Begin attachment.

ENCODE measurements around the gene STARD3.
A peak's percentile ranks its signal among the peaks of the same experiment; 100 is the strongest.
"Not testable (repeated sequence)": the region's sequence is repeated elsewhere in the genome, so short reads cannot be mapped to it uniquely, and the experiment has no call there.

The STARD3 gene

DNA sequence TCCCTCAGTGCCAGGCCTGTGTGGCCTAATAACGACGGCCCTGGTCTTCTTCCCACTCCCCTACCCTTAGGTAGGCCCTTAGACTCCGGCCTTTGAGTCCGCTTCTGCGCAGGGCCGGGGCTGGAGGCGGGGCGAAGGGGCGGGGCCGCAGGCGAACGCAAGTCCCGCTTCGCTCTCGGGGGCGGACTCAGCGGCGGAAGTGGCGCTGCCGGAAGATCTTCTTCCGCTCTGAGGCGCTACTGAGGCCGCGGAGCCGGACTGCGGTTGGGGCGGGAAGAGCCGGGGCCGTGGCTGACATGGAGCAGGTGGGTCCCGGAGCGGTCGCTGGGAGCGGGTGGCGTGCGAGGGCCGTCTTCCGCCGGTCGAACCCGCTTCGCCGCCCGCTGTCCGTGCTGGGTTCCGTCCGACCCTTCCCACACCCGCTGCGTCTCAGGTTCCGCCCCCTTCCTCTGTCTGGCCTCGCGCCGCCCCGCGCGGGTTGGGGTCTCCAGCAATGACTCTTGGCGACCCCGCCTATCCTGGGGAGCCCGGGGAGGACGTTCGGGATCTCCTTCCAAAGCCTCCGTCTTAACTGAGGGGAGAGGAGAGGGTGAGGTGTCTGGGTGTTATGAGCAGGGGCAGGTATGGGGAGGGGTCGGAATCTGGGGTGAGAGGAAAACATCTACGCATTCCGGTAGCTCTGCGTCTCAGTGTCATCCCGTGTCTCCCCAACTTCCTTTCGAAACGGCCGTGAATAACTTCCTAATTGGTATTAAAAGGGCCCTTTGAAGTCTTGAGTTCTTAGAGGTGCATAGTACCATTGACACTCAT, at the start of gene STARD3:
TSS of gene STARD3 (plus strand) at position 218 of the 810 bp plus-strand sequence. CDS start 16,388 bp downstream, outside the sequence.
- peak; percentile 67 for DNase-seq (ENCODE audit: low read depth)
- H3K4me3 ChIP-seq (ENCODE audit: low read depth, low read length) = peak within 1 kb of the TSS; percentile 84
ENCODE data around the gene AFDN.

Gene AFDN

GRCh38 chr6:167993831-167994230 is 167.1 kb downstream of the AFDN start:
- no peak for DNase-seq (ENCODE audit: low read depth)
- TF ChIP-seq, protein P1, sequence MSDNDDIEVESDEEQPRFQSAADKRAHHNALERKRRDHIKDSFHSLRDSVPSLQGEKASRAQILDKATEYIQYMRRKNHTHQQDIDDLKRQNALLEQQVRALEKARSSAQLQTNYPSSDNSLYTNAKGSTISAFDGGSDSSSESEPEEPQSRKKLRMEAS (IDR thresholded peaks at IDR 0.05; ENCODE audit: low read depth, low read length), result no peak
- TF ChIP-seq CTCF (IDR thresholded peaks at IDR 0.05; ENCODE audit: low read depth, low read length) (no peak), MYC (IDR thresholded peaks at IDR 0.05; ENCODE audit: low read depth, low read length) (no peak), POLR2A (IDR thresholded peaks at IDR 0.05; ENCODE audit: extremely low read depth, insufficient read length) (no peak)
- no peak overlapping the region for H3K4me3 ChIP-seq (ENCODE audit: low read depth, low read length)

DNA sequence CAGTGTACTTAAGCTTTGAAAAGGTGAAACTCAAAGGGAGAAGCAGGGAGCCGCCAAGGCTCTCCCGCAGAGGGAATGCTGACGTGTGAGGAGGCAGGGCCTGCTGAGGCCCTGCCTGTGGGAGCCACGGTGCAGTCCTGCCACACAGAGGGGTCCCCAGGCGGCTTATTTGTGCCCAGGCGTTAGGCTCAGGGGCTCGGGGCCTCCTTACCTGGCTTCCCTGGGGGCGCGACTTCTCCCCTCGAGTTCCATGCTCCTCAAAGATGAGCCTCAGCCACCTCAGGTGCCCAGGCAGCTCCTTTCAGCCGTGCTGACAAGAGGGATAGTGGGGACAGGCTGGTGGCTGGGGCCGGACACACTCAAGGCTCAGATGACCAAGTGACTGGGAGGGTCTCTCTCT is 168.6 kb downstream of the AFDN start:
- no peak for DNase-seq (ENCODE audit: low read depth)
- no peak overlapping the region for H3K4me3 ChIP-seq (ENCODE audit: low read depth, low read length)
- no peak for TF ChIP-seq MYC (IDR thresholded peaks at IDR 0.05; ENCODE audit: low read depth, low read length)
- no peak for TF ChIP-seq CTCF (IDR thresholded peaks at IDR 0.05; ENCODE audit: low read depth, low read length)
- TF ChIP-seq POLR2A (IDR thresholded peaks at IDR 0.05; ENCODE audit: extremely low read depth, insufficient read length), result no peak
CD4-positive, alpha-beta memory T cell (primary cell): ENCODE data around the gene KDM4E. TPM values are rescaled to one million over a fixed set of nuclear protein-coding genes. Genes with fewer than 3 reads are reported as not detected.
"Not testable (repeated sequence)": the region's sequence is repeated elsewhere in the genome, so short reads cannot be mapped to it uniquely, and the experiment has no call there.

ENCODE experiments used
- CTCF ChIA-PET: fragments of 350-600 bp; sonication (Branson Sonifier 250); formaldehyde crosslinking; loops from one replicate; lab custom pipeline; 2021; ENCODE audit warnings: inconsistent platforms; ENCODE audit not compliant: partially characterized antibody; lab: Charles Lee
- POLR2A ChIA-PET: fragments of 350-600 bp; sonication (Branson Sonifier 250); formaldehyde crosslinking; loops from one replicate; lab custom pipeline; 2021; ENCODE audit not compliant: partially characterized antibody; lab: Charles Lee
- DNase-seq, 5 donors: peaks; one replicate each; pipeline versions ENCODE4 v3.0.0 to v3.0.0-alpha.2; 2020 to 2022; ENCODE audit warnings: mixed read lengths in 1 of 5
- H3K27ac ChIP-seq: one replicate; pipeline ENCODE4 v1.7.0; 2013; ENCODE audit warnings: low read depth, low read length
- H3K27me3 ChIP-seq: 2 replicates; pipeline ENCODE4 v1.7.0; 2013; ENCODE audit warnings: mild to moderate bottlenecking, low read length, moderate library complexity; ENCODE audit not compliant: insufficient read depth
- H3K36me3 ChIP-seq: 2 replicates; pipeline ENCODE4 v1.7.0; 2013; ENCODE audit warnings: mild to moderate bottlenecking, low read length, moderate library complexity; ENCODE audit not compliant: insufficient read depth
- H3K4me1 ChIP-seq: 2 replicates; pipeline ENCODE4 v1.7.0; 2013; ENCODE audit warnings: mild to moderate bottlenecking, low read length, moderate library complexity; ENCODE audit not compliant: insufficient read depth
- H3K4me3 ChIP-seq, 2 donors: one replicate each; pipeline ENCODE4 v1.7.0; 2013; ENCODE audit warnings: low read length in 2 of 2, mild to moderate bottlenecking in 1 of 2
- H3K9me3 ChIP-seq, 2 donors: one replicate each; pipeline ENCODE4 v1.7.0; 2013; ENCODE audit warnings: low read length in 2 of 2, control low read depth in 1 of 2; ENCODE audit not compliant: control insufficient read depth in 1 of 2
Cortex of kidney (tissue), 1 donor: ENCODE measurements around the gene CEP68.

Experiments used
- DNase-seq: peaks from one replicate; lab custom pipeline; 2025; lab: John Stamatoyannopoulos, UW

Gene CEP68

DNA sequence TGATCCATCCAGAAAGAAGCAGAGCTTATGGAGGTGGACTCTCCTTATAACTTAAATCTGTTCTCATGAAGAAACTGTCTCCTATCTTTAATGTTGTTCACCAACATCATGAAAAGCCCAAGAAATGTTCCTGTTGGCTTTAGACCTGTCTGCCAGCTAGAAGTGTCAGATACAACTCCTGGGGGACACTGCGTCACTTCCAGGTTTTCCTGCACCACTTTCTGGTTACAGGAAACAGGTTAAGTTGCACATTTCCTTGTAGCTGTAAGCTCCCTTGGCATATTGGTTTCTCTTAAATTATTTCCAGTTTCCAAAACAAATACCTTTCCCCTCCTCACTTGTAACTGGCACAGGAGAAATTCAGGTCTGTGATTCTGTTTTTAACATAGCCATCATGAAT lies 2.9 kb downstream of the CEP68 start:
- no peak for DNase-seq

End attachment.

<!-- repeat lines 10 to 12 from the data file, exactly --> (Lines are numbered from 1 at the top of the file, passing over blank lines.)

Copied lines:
Gene AFDN

GRCh38 chr6:167993831-167994230 is 167.1 kb downstream of the AFDN start:
- no peak for DNase-seq (ENCODE audit: low read depth)